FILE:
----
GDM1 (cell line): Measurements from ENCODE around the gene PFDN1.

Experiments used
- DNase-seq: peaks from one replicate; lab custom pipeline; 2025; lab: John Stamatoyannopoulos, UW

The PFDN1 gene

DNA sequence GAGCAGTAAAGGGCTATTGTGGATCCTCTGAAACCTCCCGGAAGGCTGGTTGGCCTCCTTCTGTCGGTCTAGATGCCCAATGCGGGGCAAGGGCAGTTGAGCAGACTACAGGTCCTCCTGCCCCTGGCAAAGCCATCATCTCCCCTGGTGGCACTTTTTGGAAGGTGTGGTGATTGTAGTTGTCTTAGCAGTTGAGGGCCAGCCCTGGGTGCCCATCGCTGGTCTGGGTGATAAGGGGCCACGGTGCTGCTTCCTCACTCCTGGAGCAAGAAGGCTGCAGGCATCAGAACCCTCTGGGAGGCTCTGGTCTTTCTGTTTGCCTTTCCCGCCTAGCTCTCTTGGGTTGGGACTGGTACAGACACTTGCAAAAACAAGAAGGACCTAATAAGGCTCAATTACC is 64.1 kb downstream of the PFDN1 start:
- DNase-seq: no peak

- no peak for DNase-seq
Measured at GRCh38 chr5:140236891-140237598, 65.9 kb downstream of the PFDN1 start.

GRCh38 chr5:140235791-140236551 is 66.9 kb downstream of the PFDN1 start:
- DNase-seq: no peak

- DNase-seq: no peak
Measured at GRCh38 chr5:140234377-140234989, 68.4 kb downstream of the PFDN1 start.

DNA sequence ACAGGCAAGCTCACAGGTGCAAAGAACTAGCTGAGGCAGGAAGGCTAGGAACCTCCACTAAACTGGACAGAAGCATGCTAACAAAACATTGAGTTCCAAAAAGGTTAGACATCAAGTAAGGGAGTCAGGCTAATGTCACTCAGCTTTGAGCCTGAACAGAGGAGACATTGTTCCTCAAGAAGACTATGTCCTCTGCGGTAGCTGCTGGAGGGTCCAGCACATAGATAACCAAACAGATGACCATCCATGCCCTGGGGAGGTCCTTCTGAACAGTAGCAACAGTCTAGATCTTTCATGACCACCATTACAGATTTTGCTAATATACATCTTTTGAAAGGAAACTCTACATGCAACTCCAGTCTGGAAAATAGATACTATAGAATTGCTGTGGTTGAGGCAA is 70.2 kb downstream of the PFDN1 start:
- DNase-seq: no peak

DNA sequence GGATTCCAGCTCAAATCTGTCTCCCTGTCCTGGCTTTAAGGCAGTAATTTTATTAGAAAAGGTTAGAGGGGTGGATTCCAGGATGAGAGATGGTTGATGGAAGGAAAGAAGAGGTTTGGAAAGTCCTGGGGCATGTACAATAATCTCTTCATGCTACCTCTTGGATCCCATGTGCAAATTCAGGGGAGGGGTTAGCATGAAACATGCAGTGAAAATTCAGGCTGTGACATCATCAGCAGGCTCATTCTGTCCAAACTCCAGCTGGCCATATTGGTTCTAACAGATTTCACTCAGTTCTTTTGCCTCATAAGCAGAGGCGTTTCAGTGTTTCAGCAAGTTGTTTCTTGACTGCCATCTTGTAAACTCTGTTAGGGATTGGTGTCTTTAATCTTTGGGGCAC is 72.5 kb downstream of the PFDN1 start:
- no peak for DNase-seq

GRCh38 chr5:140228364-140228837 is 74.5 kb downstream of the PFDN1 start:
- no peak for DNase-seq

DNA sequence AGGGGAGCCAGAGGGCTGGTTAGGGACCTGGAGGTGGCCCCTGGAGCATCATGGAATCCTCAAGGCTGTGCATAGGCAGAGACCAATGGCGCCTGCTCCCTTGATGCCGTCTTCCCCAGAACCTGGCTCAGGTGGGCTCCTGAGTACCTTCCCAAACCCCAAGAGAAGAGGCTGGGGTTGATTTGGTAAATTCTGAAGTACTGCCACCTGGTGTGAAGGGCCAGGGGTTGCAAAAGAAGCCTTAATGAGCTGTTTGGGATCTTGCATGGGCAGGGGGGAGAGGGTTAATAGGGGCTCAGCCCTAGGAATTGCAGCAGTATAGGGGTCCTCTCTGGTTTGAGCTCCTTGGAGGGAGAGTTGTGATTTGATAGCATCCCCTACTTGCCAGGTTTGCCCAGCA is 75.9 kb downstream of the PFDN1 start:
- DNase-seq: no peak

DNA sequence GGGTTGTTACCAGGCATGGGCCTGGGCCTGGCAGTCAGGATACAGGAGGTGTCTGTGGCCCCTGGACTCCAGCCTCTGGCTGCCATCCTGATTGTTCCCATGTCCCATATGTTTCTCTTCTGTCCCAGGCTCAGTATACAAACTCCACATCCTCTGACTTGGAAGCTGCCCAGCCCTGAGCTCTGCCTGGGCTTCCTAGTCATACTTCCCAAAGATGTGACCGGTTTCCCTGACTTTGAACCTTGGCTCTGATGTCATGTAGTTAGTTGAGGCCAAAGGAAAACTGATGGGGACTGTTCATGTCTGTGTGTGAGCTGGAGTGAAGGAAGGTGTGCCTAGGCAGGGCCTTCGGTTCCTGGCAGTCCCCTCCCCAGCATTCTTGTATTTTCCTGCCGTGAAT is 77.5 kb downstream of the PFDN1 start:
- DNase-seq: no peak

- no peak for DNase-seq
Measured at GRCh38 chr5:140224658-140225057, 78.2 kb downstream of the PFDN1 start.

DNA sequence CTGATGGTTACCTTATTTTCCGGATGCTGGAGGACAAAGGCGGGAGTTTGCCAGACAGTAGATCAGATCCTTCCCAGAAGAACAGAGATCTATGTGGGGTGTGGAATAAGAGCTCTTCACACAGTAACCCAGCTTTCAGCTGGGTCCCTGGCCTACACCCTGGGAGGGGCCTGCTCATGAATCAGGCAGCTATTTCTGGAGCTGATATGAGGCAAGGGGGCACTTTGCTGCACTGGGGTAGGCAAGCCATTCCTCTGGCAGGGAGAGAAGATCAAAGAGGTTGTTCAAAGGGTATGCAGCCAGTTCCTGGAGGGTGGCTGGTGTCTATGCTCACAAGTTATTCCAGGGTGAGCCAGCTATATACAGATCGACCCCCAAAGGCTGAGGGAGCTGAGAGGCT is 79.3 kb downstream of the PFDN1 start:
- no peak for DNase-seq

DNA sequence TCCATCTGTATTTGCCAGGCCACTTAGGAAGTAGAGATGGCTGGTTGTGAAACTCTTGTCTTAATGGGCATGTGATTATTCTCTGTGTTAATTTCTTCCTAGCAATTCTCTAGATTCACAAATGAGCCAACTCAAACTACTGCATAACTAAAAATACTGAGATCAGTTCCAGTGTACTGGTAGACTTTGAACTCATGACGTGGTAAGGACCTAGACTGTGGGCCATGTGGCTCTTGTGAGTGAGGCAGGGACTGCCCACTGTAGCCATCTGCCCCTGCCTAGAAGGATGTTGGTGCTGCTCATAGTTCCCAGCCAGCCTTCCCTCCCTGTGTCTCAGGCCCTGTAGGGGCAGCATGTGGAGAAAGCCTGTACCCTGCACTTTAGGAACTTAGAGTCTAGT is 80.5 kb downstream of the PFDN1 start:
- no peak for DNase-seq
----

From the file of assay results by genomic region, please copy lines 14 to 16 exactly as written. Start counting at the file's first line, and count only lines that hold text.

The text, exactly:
- DNase-seq: no peak

DNA sequence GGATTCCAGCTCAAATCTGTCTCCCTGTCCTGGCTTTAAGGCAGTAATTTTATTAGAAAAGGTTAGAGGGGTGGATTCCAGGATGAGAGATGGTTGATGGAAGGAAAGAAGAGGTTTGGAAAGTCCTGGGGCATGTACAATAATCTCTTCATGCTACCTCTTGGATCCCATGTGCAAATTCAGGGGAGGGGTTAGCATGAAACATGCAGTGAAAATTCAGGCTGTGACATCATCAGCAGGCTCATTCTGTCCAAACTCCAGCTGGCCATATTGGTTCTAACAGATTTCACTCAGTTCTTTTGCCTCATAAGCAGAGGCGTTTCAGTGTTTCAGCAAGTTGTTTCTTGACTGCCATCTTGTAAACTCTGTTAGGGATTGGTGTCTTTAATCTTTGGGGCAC is 72.5 kb downstream of the PFDN1 start:
- no peak for DNase-seq